She said that the suspect had also brought unknown "items" with him to the Planned Parenthood. 

Pro-life groups have started responding to the news, urging caution in jumping to conclusions about the motivations of the shooter, while also condemning the use of violence in promoting the pro-life cause. 

"Information is very sketchy about the currently active shooting situation in Colorado Springs," said Pavone. "The Planned Parenthood was the address given in the initial call to the police, but we still do not know what connection, if any, the shooting has to do with Planned Parenthood or abortion.

"As leaders in the pro-life movement, we call for calm and pray for a peaceful resolution of this situation."

Troy Newman of Operation Rescue and Rev. Patrick J. Mahoney, Director of the Christian Defense Coalition, also issued statements.

"Operation Rescue unequivocally deplores and denounces all violence at abortion clinics and has a long history of working through peaceful channels to advocate on behalf of women and their babies," said Newman. "We express deep concern for everyone involved and are praying for the safety of those at the Planned Parenthood office and for law enforcement personnel. We pray this tragic situation can be quickly resolved without further injury to anyone."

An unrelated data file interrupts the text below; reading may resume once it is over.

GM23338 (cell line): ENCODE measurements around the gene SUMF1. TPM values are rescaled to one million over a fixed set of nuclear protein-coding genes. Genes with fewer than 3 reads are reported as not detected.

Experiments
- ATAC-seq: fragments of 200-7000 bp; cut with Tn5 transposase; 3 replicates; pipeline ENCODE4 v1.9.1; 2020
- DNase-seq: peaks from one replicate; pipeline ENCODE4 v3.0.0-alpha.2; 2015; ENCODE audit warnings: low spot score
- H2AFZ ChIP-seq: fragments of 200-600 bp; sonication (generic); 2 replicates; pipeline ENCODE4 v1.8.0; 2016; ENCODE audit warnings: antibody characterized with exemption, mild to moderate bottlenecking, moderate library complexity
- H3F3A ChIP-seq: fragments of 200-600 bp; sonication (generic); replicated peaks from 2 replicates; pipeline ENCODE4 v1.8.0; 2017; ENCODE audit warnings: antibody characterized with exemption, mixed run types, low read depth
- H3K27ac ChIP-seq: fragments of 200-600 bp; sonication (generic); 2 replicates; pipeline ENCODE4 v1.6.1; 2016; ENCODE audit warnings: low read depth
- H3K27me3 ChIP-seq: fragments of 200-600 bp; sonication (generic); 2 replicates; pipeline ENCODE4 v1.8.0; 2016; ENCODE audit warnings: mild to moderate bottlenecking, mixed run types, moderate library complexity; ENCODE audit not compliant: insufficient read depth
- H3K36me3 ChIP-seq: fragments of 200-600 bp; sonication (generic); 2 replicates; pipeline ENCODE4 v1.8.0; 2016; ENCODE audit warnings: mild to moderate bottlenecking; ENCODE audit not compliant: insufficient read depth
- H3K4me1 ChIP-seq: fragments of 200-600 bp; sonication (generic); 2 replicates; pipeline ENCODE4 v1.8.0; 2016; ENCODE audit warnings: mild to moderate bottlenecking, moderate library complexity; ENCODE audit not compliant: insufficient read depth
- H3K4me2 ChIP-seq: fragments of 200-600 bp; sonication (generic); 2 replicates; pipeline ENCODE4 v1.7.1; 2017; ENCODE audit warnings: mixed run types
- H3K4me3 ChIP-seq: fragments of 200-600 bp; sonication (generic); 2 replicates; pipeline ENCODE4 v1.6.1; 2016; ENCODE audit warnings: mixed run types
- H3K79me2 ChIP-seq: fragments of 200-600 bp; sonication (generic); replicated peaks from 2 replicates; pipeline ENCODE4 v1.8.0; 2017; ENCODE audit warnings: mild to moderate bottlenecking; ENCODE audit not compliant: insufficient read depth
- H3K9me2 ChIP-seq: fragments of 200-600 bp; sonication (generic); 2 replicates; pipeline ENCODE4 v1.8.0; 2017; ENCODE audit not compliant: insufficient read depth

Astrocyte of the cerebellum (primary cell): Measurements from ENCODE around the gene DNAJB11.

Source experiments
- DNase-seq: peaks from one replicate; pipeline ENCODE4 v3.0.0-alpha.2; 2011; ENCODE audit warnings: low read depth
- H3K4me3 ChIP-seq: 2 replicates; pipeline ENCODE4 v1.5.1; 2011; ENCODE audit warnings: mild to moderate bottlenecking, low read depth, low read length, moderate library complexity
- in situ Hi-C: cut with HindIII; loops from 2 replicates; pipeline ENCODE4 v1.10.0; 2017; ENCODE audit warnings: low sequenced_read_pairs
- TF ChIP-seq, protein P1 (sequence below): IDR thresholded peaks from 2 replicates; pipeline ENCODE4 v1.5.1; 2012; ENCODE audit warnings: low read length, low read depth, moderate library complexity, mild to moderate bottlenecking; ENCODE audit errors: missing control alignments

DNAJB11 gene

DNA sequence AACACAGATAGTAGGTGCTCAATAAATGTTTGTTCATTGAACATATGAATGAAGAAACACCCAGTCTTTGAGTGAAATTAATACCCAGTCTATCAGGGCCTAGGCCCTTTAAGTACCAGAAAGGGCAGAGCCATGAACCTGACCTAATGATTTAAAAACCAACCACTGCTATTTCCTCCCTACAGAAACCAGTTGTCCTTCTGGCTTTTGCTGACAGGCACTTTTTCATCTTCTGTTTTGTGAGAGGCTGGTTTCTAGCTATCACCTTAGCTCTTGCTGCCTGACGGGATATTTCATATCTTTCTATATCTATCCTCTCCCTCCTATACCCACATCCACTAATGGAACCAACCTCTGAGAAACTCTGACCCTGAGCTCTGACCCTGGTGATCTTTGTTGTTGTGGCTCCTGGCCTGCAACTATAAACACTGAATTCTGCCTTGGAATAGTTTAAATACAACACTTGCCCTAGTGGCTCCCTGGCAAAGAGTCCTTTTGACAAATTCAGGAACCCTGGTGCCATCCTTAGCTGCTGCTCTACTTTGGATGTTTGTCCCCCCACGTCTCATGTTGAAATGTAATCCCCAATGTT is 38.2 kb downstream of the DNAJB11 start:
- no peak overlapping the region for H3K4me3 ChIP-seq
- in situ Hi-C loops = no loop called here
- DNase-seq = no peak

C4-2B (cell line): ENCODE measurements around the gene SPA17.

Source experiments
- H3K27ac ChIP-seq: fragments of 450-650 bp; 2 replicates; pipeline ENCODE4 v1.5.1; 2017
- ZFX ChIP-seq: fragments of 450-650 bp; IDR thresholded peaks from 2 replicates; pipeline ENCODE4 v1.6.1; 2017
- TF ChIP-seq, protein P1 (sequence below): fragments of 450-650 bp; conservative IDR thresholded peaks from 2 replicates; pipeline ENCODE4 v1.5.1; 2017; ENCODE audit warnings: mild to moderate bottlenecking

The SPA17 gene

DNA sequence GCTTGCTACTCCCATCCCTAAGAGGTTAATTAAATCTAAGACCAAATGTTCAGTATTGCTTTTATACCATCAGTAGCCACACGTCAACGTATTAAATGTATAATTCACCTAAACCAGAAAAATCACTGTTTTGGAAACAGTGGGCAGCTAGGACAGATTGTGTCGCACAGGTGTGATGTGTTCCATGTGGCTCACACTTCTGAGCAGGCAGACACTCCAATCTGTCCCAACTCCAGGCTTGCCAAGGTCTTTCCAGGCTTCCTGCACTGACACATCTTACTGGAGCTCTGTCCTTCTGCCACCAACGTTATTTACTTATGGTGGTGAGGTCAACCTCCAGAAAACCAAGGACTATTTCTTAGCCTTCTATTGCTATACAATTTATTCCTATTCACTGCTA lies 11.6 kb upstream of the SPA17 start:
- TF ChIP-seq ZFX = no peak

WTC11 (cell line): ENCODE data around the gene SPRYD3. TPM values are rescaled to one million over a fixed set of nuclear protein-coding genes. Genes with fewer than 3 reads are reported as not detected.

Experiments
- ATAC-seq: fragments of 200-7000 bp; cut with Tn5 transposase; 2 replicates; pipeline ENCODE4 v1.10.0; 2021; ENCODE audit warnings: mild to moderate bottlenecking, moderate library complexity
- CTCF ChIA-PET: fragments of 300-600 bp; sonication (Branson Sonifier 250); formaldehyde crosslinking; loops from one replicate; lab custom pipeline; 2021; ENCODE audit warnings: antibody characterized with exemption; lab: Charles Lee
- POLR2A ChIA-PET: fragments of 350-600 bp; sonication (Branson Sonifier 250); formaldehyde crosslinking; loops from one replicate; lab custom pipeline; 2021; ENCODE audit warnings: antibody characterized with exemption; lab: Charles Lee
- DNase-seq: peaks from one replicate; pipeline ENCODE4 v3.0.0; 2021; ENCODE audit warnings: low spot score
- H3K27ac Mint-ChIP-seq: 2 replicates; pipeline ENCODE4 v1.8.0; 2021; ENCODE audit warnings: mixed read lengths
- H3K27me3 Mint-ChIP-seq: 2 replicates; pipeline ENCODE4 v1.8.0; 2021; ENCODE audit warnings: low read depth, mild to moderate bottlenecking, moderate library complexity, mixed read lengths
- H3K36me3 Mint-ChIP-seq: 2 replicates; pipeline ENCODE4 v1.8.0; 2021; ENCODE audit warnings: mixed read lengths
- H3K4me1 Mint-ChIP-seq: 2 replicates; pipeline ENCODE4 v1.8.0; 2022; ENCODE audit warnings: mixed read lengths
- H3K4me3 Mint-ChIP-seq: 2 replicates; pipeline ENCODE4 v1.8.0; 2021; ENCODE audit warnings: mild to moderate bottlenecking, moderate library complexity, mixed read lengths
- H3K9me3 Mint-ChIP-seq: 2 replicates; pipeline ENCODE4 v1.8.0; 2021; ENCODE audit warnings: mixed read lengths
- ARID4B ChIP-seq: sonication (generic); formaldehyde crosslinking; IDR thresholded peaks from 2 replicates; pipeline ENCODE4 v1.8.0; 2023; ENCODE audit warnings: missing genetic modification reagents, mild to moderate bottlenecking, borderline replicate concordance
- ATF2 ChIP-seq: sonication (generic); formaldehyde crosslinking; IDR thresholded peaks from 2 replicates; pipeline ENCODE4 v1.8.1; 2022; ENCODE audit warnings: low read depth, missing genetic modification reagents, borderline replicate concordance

"Although we don't know the reasons for the shooting near the Planned Parenthood in Colorado Springs today, the pro-life movement is praying for the safety of all involved and as a movement we have always unequivocally condemned all forms of violence at abortion clinics. We must continually as a nation stand against violence on all levels," said Rev. Patrick J. Mahoney, Director of the Christian Defense Coalition, based in Washington, D.C.


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Rubio says SCOTUS didn’t ‘settle’ marriage issue: ‘God’s rules always win’

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By Dustin Siggins

WASHINGTON, D.C., November 27, 2015 (LifeSiteNews) -- Surging GOP presidential candidate Sen. Marco Rubio, R-FL, says that "God's law" trumps the U.S. Supreme Court’s Obergefell decision imposing same-sex “marriage” nationwide.

The senator also told Christian Broadcast Network's David Brody that the Supreme Court's redefinition of marriage is not "settled," but instead "current law."

“No law is settled,” said Rubio. “Roe v. Wade is current law, but it doesn’t mean that we don’t continue to aspire to fix it, because we think it’s wrong.”